Tag Archives: song

Voice of an Angel Says: ‘Don’t Bother Praying’

There are all kinds of writers from poets thru playwrights, novelists thru short-story writers. And, all types of writers are influenced in turn by other forms of artistic expression, be it painting, film, dance, music and song. However, it is the marriage of word and music that creates the most immediate effect of any art form.

A couple of notes in a particular key wedded to carefully selected lyrics, can reach in and squeeze your heart, roil you memory, pump your tear ducts.

And to prove the point here is my cousin Fiona Flavin – who has one of the finest voices in Ireland –singing her own composition, a soul-blues number, ‘Don’t Bother Praying’. Enjoy!

 

 

 

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Fringe thus far…

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I’ve been thoroughly entertained for a week both by the festival itself and by old friends I’ve met up with (planned and unexpected) and so far this trip has been a 2013 highlight. Edinburgh Fringe is a swirling, bubbling, boiling concoction of the performing arts. And I’m dizzy. There are, I’m told, 45,000 shows here over the month of August and, it seems, every single one of these shows is represented on The Royal Mile by a clown juggling on a unicycle, dishing out flyers as she goes. It’s overwhelming. And it’s unique.

With so much on offer, there’s  always going to be a wide range re quality and it’s difficult to make a decision re what to view when all you have are lists and lists and lists of names. I’ve been advised to stick to a few venues that are known for picking quality shows and then I also chose on the basis of my own taste/interest/content (ie my novel involves a lot of juggling, so I went to see a juggling show).  But even with this advice in hand, the results were not quite what I expected.

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The juggling show has so far been the hands down (‘scuse pun) best theatre I’ve seen at the Fringe so far. ‘Smashed’ by the Gandini Jugglers at the Assembly Hall is a hybrid of dance and juggling which manages to be smug-ironic funny, thought provoking, skilful, thoughtful, entertaining and just the right amount of crazy. And I only went there for juggling research purposes! Unexpected delight. Five stars for ‘Smashed’.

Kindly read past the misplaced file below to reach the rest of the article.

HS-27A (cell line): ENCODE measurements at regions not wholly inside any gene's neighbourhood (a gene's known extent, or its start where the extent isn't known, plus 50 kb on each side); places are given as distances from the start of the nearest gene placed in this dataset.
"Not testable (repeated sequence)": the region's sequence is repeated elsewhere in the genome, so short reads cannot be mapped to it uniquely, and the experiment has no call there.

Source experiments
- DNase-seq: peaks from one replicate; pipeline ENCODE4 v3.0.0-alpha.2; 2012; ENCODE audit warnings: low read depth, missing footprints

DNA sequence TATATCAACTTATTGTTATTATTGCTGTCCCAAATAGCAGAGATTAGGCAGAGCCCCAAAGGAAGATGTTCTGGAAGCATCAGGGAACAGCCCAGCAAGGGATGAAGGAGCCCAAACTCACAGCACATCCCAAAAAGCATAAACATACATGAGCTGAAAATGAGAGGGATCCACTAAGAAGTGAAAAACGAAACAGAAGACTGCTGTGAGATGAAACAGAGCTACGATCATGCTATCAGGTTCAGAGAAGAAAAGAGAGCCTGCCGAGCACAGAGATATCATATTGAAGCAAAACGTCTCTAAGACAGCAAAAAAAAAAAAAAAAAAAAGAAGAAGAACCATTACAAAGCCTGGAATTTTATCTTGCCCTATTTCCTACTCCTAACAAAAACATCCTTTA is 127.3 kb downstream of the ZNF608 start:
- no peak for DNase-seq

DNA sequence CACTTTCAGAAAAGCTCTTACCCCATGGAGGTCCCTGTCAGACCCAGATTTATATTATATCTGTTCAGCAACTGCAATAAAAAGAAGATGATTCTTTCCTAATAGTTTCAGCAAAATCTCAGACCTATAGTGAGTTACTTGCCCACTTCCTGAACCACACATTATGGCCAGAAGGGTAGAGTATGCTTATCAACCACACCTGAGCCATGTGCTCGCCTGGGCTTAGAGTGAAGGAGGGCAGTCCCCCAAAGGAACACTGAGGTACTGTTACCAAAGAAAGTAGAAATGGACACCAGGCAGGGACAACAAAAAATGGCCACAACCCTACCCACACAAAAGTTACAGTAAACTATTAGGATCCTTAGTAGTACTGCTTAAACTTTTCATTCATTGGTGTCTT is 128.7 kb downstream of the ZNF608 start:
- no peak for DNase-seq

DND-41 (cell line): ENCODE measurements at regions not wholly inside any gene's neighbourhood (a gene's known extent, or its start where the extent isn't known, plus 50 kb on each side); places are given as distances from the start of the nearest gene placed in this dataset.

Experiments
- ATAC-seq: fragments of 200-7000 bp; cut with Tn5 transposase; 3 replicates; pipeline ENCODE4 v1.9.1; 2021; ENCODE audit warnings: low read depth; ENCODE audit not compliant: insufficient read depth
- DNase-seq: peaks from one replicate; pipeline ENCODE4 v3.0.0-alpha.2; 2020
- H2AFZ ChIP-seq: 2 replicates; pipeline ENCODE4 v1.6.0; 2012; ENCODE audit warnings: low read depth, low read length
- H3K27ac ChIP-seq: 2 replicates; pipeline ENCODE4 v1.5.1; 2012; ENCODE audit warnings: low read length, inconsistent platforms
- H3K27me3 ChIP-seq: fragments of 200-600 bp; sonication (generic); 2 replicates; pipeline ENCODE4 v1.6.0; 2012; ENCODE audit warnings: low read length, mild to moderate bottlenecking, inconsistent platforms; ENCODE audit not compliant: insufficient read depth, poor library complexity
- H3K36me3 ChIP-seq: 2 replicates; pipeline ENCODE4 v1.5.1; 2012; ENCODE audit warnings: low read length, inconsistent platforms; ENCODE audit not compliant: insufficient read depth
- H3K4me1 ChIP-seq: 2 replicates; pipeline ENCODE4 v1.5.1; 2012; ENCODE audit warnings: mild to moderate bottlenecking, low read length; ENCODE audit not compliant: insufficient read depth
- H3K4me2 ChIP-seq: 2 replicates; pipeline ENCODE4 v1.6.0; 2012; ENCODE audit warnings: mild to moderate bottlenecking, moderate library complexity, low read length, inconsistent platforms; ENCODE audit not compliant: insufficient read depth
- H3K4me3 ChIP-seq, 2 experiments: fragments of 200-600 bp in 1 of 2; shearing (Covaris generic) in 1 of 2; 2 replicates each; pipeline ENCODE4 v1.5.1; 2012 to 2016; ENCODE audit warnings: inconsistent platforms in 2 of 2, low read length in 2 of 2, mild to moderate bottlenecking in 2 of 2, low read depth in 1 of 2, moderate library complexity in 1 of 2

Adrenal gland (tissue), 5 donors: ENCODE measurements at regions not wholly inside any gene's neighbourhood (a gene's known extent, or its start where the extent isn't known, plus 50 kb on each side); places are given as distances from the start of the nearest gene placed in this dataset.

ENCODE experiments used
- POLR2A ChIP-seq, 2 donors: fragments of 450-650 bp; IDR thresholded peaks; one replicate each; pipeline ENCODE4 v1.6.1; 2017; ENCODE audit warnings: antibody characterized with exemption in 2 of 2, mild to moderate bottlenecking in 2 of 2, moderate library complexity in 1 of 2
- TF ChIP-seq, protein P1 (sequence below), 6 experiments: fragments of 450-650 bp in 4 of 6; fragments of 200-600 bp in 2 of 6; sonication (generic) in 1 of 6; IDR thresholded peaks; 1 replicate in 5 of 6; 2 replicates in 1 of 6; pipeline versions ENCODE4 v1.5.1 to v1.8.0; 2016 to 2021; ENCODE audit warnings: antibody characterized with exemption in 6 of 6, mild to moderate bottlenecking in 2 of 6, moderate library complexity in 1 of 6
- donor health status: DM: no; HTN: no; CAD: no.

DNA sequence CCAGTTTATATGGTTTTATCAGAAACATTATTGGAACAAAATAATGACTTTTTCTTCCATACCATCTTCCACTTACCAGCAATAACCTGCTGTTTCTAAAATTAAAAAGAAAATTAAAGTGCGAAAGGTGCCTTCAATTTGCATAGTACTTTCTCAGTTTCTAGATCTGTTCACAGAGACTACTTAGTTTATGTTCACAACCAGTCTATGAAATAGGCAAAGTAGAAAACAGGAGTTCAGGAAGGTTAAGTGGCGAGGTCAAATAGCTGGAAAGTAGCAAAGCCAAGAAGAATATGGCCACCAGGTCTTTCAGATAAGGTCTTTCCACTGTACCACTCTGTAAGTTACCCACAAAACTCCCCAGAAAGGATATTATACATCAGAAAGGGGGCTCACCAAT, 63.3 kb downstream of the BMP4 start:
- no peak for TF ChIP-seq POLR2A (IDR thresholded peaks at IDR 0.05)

And I’ll give a four star review to ‘The Events’ at the Traverse. The Traverse has a reputation for picking the cream of the crop and scooping up Fringe firsts. This is a play that raises questions that linger in the mind long after the performance – which is what art should do. The performances by the two professional actors are outstanding and the writing is clever and weaves and juxtaposes opposing philosophies. The Events uses a local choir partly to sing, partly to act out ‘members of the public’. They don’t try to be anything but reading-off-the-page-with-a-mike, non-actors which while I admired what the production was trying to achieve, I felt these moments jarred too much with the rest of the performance. Also, the cynic in me wondered if the non-professionals were funding donkeys – something which only works if you can make it feel right and I don’t quite think this quite did. Still, it’s a small quibble in an otherwise excellent piece of theatre.  Zoe Lyons, at the Assembly rooms also gets four stars. Her comedy is keenly observed simple truths about life, warmly told.

Three stars to ‘The Secret Agent’ at the Traverse. This production was popping with good ideas, visually interesting, beautiful moments of choreography, funny comedy, high drama etc… the problem was that the piece never really figured out its own identity and ended up being rather a blancmange of genre, each one pulling against the next and the audience and production lost the plot, quite literally.